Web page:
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A Radiant (Cotton) knitting experience

 

 

We’re in for a treat this week! If you like working with cotton, and you want an affordable, quality cotton, you’ll want to come along for the ride! We’re working with Fibra Natura Radiant Cotton, a smooth, double knitting weight cotton yarn.

 

I’ll only be working with the 3 skeins on the left this week. The green, blue, and red will be featured in an upcoming issue of A Needle Pulling Thread.
I’ll only be working with the 3 skeins on the left this week. The green, blue, and red will be featured in an upcoming issue of A Needle Pulling Thread.

 

Radiant Cotton is made from Egyptian cotton, which is known for its luster. It’s spun in Turkey. The twist isn’t really tight, but it is well suited for long wear and durability. It’s also affordable, at about $10 US per 3.5oz [100g] skein.

Many cotton yarns are worsted weight, with a tension of 20 stitches to 4” [10cm] on 7 US [4.5mm] needles. Double knitting weight gives a tension of 22 stitches to 4” [10cm] on 6 US [4mm] needles. The recommended tension for Radiant Cotton is the same, but with 5 US [3.75mm] needles. I was able to achieve it with my trusty 4mm needles, but you use whatever works for you. Remember: it’s not the size of the needle that’s important, it’s getting the gauge!

 

Ball bands give plenty of information in a very small space!
Ball bands give plenty of information in a very small space!

 

Dishcloths are often made with worsted weight, cotton “craft” yarn, however I find them to be too bulky and hard to wring out. I find that double knitting weight yarn is just a little bit lighter. They wring out a little more easily, and they dry a little quicker, too.

As we’ll see later this week, Radiant Cotton makes beautiful dishcloths, but it is capable of SO much more!  The color range is lovely. The photo above shows 6 of the 24 available colors. In addition to the Calypso (coral), Good Night (black), Blank Slate (white), Lucky (green), Sky Blue, and Ruby sent to me, there are 18 other brilliant and neutral colors to choose for your project.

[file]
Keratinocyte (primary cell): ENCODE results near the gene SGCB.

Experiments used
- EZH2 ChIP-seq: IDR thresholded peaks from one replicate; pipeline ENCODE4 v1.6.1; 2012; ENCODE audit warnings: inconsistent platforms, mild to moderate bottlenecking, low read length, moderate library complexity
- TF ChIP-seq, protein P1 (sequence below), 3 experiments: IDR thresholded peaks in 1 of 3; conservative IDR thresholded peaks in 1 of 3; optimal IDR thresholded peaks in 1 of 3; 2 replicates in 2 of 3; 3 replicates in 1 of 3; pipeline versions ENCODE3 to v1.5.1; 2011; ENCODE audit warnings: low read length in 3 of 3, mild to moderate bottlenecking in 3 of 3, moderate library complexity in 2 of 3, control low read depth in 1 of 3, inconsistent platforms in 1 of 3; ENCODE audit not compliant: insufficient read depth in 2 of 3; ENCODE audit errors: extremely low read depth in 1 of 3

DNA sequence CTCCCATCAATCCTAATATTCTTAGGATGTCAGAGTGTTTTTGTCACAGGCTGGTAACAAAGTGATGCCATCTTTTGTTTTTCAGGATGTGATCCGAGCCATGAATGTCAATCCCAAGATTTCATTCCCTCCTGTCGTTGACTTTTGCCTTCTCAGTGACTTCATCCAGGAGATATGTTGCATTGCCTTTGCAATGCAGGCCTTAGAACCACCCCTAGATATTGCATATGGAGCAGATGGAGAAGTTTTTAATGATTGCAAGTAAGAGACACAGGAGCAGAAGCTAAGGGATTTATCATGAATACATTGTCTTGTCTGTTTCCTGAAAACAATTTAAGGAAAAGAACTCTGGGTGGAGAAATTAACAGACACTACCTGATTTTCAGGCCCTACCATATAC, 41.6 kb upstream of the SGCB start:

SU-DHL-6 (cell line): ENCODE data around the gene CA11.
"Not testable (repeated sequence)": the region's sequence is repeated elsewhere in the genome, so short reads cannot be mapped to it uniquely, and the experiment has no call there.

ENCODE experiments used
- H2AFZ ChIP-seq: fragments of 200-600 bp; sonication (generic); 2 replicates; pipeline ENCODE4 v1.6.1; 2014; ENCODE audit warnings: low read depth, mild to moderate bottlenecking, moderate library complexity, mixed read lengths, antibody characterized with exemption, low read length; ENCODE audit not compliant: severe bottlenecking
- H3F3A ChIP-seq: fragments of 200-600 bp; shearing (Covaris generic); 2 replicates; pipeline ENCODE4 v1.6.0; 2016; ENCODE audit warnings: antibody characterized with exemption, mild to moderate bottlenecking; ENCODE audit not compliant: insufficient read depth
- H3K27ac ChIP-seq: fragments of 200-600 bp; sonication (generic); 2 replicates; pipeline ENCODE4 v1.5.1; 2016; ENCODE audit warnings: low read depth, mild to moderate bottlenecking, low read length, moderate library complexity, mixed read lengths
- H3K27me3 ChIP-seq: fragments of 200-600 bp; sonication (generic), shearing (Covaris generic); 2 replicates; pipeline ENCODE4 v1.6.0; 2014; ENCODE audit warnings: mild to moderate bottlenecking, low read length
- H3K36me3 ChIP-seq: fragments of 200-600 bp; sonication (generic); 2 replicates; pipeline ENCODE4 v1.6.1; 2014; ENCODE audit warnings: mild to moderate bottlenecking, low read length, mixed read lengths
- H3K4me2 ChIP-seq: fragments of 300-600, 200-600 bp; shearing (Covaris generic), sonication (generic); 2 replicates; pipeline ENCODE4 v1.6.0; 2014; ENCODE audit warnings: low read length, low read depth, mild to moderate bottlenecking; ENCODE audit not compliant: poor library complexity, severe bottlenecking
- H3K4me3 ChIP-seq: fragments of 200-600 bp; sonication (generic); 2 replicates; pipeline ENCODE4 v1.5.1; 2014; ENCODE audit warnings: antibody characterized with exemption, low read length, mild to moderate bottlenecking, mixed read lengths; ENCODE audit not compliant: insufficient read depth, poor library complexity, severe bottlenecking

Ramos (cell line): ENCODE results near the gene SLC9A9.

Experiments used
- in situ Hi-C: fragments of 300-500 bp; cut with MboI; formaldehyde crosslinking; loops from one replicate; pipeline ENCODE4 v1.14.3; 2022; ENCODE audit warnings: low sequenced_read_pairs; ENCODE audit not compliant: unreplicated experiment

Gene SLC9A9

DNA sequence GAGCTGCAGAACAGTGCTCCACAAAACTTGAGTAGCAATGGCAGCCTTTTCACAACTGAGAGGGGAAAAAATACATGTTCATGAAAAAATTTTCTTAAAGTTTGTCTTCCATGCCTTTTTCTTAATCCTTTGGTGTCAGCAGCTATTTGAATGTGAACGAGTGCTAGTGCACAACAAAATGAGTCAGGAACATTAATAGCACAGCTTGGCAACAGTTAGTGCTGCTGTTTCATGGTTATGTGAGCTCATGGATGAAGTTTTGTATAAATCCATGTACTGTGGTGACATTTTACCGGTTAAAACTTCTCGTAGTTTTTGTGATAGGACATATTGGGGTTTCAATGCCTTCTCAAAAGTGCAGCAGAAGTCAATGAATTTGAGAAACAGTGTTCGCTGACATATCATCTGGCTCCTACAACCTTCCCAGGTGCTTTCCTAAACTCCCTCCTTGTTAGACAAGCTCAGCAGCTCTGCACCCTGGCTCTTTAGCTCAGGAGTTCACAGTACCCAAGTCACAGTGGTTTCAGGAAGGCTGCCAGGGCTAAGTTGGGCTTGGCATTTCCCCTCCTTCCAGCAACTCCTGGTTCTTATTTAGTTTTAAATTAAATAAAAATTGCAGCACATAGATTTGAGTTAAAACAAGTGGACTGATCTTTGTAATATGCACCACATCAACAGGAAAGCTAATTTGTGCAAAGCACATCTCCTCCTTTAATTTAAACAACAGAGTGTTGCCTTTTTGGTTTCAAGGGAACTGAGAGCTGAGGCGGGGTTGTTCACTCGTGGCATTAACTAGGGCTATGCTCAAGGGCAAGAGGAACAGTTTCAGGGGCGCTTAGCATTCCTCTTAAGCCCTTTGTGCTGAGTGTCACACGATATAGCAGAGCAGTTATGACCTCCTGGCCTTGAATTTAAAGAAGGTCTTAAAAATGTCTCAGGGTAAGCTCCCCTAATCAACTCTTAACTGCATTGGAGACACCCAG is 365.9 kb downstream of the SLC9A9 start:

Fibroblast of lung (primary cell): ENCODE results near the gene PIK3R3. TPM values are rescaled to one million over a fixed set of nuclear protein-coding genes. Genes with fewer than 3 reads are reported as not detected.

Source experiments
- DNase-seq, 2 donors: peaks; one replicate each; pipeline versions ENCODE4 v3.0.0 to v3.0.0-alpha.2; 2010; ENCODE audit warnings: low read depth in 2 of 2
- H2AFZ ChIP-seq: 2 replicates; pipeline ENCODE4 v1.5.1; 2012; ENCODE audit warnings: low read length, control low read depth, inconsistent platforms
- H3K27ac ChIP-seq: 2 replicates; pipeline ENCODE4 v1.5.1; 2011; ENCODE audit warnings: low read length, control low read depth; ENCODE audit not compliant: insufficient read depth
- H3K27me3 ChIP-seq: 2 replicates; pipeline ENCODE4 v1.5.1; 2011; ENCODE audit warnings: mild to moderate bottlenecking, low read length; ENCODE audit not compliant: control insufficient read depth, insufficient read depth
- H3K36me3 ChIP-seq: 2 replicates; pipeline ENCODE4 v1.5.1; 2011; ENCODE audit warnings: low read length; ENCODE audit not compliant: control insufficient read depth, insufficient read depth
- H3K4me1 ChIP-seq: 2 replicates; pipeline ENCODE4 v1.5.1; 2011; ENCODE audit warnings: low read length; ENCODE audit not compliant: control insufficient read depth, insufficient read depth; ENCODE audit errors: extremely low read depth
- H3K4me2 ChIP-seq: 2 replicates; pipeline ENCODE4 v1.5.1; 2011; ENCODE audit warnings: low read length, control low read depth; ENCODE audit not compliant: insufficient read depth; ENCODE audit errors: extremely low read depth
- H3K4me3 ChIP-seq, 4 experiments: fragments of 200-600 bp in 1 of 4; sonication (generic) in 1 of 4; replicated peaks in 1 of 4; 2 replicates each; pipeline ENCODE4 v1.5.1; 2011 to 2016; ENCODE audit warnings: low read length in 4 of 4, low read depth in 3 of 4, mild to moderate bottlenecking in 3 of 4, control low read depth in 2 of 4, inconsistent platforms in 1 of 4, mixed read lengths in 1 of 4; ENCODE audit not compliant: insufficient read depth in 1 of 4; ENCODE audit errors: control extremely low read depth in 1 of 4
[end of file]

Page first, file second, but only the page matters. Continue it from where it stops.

If you like brights, there’s aptly-named Crocus, Grape, Fuchscia, and Lime Green. If neutrals are your thing, how about Cobblestone, Silver Hint or Steel Gray? Any of these are going to make a gorgeous summer cardigans or twin sets, racer back tank tops, or Ts.

And let’s not forget home decor! Cotton IS the fabric of our life, after all, and it’s a most durable one. Pillow tops, lap robes, baby blankets, play mats and even ottoman covers can all be tossed into the washer and dryer and will wear for years.

Radiant Cotton comes in a hank, or skein “put up,” which is a challenge to knit from. My next post gives a tutorial on winding skeins. Join me tomorrow.

 

This is part 1 of 6 in this series.

Go to part 2: How to wind skeins of yarn using a yarn swift and winder

About Cynthia MacDougall

Cynthia MacDougall is a multi-discipline craft artist who teaches knitting. She has taught at venues from Kingston, Ontario to Olds, Alberta. A designer and technical writer since the mid-1990s, Cynthia is currently a contributor and knitting editor for A Needle Pulling Thread and KNITmuch magazines. She is also the owner of Canadian Guild of Knitters which she operates for the love of Knit!

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